In our denominator, we get π to the power of negative one times π is equal to one. So, our denominator simplifies to give us two. Next, by using our laws of exponents, π to the power of negative one all raised to the fifth power is the same as saying π to the power of negative five. So, our numerator simplifies to give us the natural logarithm of π to the power of negative five times π all divided by two. Finally, by using our laws of logarithms, the natural logarithm of π to the power of negative five is just equal to negative five. So, weβve shown π evaluated at one over π is equal to negative five π divided by two.

Lastly, we need to evaluate π at π squared. We get the natural logarithm of π squared raised to the fifth power divided by two π squared. And we simplify this as we did before. π squared raised to the fifth power is π to the 10th power. And then, the natural logarithm of π to the 10th power is 10. Finally, 10 divided by two π squared is equal to five divided by π squared.

The largest of these three terms will be the absolute maximum of our function on our closed interval. We could do this by using our calculator. However, we can also notice it canβt be π evaluated at one over π since this is a negative value. Next, we can see the only difference between π evaluated at π squared and π evaluated at π is the denominator. And since we know π is bigger than two, we also know that π squared is greater than two π.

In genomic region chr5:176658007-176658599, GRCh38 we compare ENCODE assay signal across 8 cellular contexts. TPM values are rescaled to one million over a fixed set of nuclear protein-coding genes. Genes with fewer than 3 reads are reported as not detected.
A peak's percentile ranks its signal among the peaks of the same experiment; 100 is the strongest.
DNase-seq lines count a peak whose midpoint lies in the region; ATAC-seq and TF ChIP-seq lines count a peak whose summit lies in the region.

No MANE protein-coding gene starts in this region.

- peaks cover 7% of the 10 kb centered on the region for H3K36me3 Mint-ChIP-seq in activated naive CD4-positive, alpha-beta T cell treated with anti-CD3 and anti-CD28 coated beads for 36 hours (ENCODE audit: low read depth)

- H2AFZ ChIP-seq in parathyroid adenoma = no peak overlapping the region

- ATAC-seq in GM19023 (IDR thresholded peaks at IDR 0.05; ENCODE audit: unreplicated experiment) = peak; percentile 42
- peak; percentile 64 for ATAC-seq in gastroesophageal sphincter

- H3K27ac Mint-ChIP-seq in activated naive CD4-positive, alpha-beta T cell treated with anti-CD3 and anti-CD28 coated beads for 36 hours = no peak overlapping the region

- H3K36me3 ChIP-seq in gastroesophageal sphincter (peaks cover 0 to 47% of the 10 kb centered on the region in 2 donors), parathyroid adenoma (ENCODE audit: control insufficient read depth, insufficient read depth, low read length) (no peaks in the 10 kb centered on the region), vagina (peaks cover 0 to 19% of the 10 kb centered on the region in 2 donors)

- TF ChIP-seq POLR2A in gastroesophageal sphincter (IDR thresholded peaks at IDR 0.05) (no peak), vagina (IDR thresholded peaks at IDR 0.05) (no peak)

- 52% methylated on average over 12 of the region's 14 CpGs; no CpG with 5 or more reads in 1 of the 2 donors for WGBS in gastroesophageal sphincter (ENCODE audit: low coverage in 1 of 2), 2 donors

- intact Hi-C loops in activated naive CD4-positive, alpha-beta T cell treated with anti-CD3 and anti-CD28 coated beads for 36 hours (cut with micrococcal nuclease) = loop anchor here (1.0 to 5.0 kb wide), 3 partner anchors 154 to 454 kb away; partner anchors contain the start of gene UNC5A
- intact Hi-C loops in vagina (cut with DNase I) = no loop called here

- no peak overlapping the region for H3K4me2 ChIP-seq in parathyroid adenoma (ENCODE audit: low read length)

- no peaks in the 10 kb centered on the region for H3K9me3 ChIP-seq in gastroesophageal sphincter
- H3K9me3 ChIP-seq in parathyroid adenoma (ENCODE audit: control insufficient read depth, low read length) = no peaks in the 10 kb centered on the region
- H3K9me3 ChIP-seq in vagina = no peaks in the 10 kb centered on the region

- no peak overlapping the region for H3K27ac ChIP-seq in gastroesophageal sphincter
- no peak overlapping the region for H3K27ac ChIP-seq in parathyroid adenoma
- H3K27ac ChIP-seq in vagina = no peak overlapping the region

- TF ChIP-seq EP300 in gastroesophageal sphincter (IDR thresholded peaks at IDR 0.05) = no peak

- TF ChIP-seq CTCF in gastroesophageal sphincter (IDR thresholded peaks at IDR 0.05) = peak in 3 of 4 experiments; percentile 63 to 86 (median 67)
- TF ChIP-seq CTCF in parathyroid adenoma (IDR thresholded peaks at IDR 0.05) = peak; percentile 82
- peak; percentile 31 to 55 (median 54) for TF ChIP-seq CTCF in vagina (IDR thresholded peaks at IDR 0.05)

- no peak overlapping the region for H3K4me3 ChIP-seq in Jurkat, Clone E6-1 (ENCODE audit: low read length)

Well, what does this mean? Since the numerators are equal and positive, when we divide by π squared, weβre dividing by a bigger positive number. This makes our number smaller. Therefore, since five divided by two π is the biggest of these three values. It must be the absolute maximum of our function π of π₯ is equal to the natural logarithm of π₯ to the fifth power divided by two π₯ between π₯ is equal to one over π and π₯ is equal to π squared.